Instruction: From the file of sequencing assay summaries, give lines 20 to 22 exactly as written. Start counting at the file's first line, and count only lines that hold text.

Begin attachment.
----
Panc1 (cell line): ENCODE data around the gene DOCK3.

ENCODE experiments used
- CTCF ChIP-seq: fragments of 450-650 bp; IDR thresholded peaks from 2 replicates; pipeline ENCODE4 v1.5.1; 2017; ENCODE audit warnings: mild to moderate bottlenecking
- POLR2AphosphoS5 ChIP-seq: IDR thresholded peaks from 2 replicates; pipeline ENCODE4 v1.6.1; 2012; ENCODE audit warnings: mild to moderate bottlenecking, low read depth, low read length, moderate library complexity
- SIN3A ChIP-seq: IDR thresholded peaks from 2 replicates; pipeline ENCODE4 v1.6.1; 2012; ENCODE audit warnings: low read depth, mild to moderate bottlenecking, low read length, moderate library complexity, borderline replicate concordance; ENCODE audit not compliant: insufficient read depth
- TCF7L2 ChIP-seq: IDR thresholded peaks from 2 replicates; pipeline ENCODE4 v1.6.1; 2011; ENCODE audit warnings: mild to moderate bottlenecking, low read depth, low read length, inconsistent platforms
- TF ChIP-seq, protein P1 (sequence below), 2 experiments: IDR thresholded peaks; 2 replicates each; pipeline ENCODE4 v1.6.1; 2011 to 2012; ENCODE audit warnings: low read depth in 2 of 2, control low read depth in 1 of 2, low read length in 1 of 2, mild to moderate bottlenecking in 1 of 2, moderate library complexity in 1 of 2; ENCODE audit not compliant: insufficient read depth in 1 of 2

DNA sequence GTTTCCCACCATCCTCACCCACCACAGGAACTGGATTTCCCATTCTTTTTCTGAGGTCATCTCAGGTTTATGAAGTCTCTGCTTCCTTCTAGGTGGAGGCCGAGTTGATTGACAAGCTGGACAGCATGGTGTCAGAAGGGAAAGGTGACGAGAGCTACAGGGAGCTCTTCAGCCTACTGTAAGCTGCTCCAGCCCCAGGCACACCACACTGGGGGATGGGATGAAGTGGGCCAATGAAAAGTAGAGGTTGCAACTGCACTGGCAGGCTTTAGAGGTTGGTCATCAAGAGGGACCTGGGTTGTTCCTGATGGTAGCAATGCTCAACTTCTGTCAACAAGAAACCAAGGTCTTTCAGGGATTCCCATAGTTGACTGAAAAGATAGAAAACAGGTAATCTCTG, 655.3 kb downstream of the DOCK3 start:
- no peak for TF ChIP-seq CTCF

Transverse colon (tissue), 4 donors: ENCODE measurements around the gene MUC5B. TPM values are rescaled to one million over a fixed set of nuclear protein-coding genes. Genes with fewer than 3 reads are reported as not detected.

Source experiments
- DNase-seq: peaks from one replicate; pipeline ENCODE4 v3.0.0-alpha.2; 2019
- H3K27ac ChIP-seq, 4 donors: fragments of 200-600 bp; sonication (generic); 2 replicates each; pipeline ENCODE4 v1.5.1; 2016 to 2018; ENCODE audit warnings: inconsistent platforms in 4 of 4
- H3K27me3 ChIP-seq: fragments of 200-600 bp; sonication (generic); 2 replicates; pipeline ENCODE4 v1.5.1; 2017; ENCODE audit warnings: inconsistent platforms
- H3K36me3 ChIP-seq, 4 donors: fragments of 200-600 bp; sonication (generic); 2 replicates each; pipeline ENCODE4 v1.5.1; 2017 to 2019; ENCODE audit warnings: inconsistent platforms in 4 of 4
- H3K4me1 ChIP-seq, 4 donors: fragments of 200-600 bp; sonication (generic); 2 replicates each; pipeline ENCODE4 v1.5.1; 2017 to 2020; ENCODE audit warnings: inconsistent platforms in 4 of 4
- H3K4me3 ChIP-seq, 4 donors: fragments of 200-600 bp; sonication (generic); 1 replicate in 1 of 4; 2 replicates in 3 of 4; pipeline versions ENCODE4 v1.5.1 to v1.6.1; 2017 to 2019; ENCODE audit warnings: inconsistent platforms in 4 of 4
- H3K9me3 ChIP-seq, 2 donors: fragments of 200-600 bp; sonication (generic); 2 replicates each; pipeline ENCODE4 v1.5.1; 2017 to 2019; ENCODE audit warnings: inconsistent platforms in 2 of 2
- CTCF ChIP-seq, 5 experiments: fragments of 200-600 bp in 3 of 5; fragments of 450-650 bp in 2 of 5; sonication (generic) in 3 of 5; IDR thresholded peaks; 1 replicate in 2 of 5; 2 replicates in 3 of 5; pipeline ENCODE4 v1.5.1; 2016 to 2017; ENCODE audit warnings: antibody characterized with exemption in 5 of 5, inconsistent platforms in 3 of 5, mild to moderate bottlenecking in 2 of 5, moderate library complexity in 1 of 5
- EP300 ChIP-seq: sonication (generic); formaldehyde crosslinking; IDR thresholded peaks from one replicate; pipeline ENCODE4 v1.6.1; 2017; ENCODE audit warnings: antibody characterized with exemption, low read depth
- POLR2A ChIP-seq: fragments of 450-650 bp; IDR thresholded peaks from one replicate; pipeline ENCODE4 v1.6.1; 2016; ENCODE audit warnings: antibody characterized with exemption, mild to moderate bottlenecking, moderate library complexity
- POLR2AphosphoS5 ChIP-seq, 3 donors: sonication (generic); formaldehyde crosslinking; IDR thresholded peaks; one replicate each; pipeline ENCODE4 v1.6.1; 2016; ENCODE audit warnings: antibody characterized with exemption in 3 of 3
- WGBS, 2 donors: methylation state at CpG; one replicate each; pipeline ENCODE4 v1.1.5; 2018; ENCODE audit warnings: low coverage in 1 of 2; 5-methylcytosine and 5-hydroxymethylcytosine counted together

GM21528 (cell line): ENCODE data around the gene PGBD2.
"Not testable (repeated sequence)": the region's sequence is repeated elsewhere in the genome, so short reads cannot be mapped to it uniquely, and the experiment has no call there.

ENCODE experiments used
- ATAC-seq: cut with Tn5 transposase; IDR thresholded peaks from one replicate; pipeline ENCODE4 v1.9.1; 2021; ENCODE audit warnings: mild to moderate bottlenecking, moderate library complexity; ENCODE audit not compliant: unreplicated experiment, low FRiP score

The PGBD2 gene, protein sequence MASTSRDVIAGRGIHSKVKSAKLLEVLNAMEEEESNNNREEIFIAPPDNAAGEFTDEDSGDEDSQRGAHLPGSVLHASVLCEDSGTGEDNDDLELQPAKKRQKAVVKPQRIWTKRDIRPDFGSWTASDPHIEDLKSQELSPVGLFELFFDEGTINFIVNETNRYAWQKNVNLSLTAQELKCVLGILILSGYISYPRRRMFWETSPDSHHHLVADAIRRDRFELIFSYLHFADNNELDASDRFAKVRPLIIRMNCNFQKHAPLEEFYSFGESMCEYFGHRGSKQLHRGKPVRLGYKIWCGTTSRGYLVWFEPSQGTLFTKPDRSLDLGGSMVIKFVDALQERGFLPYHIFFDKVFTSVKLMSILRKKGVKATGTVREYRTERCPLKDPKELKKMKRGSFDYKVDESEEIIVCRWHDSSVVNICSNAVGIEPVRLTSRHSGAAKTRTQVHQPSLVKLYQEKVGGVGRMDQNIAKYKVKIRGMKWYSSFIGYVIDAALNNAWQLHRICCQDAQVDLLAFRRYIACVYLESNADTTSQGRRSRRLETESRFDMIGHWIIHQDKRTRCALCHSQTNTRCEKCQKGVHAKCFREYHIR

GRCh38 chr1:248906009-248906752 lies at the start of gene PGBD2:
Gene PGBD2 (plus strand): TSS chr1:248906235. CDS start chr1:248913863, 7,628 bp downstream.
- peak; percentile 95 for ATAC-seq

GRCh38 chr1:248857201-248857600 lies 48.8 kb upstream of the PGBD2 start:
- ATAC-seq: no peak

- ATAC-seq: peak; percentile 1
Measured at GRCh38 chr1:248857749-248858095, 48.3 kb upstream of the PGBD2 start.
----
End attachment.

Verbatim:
- EP300 ChIP-seq: sonication (generic); formaldehyde crosslinking; IDR thresholded peaks from one replicate; pipeline ENCODE4 v1.6.1; 2017; ENCODE audit warnings: antibody characterized with exemption, low read depth
- POLR2A ChIP-seq: fragments of 450-650 bp; IDR thresholded peaks from one replicate; pipeline ENCODE4 v1.6.1; 2016; ENCODE audit warnings: antibody characterized with exemption, mild to moderate bottlenecking, moderate library complexity
- POLR2AphosphoS5 ChIP-seq, 3 donors: sonication (generic); formaldehyde crosslinking; IDR thresholded peaks; one replicate each; pipeline ENCODE4 v1.6.1; 2016; ENCODE audit warnings: antibody characterized with exemption in 3 of 3